WHEN YOU WERE SITTING DOWN
That cover looks like an Ibiza chillout compilation. I wonder if Zero 7 are on this one
and I'll say it again; Silversun Pickups attain the same giddy heights of Smashin-Pumpkins-apery as Our Lady peace.
shit is uncanny yo
= that picture
but turgid is not the word. There's flair and ability on every page.
Don Delillo's White Noise, which features an Airborne Toxic Event as a metaphor for, oh, some stuff. Airborne Toxic Event. Or maybe it does mean trump gas.
but if the 'solutions' to this horse-has-already-bolted situation involve inviting Draconian data legislation into our lives, then better to lose even those lovely, non-greedy bands.
There are more important things than music. In the wider scheme of things, it doesn't matter how things were 3-6 years ago, or even 30-60 years ago; because the rules have changed, and there's no going back. Other than pulling the plug on the big magic router that makes the internet. Best ban home taping while you're at it, too.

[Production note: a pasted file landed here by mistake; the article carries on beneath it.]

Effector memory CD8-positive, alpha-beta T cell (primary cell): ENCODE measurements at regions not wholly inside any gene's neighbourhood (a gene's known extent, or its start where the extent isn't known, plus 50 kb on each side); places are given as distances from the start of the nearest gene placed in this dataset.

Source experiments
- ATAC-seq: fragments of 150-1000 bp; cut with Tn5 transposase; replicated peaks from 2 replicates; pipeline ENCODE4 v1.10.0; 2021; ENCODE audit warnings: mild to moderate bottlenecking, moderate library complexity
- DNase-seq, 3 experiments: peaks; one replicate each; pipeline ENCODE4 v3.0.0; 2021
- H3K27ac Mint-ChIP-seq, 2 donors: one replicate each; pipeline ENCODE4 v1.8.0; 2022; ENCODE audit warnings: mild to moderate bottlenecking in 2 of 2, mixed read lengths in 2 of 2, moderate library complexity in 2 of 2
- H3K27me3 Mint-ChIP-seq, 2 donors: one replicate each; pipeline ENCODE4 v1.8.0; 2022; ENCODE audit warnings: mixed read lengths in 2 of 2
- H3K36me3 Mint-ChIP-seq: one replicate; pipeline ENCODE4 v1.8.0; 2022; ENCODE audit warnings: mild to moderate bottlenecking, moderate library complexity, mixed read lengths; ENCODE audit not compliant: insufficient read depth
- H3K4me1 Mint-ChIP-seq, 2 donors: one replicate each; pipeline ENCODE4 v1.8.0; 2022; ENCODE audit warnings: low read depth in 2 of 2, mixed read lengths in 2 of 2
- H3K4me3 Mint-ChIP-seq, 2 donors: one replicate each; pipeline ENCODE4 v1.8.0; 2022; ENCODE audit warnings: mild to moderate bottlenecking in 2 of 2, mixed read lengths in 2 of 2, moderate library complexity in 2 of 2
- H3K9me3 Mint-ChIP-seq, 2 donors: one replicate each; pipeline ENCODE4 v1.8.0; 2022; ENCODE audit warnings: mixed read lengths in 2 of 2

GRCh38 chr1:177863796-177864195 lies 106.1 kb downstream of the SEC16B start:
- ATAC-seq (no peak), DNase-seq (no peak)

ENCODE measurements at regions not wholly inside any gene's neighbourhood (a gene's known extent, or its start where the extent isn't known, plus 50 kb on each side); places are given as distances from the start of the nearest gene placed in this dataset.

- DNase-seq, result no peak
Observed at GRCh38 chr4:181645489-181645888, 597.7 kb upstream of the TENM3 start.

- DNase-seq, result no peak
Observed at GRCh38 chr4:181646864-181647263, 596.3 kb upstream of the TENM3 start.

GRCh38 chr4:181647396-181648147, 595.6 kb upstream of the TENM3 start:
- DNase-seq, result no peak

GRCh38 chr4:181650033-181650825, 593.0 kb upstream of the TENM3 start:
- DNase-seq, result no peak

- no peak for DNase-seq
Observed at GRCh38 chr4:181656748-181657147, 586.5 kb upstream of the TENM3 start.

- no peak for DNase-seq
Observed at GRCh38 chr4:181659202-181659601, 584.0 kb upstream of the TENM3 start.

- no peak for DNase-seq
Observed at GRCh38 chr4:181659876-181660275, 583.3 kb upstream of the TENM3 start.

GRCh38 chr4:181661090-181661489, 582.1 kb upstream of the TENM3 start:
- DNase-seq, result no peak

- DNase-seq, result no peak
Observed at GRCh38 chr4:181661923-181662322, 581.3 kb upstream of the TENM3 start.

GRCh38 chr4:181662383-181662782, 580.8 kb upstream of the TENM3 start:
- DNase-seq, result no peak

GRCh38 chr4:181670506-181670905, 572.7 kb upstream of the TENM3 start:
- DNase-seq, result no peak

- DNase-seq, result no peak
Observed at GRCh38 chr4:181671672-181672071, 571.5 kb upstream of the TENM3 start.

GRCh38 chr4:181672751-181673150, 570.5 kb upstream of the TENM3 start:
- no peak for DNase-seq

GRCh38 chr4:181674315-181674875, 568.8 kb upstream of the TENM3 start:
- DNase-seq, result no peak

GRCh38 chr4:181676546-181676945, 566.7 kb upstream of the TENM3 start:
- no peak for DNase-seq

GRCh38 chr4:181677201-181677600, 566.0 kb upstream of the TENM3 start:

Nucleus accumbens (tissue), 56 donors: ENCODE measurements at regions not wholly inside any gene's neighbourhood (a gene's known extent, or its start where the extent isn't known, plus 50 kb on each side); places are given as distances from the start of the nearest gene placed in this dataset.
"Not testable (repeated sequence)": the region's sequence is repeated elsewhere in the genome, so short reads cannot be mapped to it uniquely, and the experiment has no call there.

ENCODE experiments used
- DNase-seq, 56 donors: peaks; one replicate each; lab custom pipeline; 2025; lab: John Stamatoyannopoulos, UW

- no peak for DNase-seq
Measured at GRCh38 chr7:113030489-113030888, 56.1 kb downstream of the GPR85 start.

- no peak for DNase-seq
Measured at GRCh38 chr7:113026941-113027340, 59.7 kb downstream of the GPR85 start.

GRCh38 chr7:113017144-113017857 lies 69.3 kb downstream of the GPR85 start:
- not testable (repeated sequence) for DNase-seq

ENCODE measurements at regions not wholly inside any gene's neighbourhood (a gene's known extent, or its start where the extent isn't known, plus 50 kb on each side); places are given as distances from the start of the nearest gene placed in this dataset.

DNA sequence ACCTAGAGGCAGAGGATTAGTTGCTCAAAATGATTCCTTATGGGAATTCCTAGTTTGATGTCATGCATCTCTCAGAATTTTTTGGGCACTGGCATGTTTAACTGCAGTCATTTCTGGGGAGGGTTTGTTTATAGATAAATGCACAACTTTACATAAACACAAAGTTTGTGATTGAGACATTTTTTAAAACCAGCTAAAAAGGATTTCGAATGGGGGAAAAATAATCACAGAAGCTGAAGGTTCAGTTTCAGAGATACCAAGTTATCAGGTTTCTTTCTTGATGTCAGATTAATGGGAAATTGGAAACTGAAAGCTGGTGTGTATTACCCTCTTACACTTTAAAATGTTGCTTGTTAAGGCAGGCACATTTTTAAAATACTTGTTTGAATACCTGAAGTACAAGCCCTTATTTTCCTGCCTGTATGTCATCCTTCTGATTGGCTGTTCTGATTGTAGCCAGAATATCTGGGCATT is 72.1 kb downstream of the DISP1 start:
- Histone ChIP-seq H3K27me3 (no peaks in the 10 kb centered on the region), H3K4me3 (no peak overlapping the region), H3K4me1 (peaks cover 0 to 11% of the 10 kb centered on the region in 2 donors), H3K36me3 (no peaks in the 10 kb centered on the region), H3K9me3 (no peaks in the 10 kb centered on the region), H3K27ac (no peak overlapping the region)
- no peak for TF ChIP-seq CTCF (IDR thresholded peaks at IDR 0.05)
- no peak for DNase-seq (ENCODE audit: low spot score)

I don't think anyone in here is really, beyond a turn of phrase; even the original article.
One thing that I think people can say for sure, though, is that it's unlikely that we'll be looking back in 30 years time and going "oh, do you remember when there was a music industry? that was totes awesome."
Especially the point about phones and MP3 players. Spotify/last.fm/etc with a 3g phone pretty much achieves most of it already.
but that's likely to be a viewpoint that's more attractive to industry insiders than the rest of us. For me, DRM isn't a problem because I'll never pay a penny for anything with it, and the loss of Muxtape and its ilk is a very, very, very small price to pay for avoiding the intrusive and awkward measures suggested in Option 1.
The majority of p2p data transfer is almost certainly copyrighted material. But it's also a great way to distribute open source material.